Sharp Snowfall Cut-Off. Thanks to the "Comet" program at UCAR in Boulder I can now confuse you further with gibberish about deformation zones. Suffice to say it's a tricky forecast for Saturday. Then again, it's always tricky. A safe forecast would be 1-15" at this point. It's a big range, but I stand by that forecast.
* If you want to learn more about meteorology UCAR (University Corp. of Atmospheric Research) in Boulder has an amazing on-line program, called "MetEd". As far as I can tell the course "modules" are free - all you have to do is register.

Good News For Minnesota Snow Lovers. This is the snowiest start to the winter season in nearly 2 decades. So far the Twin Cities metro area has picked up 16.9" inches of snow, with 6" on the ground as of 7 pm Thursday. Much of the state is trending snowier than average. For more on what is creating a little snowy hysteria among Minnesota snow enthusiasts click here to see the trends direct from the local NWS office.

Snow Surplus As Of December 9:

Twin Cities: + 3.7"
International Falls: + 11"
Duluth: + 15.5"

Submerged In Snow. Syracuse saw 94 straight hours of snow - they're up to 58.2" of snow, over 4 1/2 FEET of snow in the last 5-6 days! Another 3-6" is likely by Sunday.

Snowy Headaches In France. Keep in mind that an INCH of snow in France is usually considered a big deal, a good reason to call off work and school for days. The YouTube video clip is here.

Panama Canal Closed For First Time In 20 Years. Severe flooding forced the temporary closing of the Panama Canal, which uses a series of locks to transport ships from the Atlantic to the Pacific (and vice versa). More from the BBC here.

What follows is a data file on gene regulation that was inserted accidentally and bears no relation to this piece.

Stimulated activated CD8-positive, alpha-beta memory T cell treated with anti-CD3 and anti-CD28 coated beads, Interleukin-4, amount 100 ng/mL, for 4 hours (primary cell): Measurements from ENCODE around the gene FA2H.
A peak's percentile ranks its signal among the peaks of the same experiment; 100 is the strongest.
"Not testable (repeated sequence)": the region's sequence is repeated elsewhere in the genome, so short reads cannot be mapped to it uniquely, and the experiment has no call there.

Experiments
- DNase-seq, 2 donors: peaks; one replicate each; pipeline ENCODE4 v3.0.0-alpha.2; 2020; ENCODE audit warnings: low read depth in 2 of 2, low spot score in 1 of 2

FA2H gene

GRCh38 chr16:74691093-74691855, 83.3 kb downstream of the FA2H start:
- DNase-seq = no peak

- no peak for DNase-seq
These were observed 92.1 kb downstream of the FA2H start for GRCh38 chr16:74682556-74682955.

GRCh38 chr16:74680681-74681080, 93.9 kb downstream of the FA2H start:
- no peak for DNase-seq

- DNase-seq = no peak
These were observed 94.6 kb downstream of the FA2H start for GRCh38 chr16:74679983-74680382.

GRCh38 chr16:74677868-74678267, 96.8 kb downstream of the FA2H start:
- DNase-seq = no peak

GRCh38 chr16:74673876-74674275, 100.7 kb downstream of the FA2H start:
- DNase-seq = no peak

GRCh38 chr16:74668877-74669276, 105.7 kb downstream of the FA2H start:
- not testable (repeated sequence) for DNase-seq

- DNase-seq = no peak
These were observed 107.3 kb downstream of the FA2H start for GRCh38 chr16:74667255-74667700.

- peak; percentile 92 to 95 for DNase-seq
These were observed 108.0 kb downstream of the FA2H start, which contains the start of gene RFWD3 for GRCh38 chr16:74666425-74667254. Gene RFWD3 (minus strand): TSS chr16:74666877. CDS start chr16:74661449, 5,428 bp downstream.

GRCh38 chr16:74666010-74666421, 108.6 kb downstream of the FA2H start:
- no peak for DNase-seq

Google And The Rise Of Facebook. If you're sick of hearing blizzard-babble, maybe it's time to dig into the escalating battle royale brewing between Google and Facebook for world dominance. Check out this excerpt from a thoughtful post at "In 2007 I said that Facebook would be the home page for your personal brand. Now it seems that Facebook is officially setting out to become your homepage period.
The other day I logged into Facebook and noticed a new message at the top of the screen. I was presented with a simple way to make Facebook my homepage so that I could see “what’s happening with friends as soon as I opened my browser.”  And, I’m not the only one.

Why am I taking the time to let you know that Facebook is making it easy for you to drag and drop Facebook to your home button?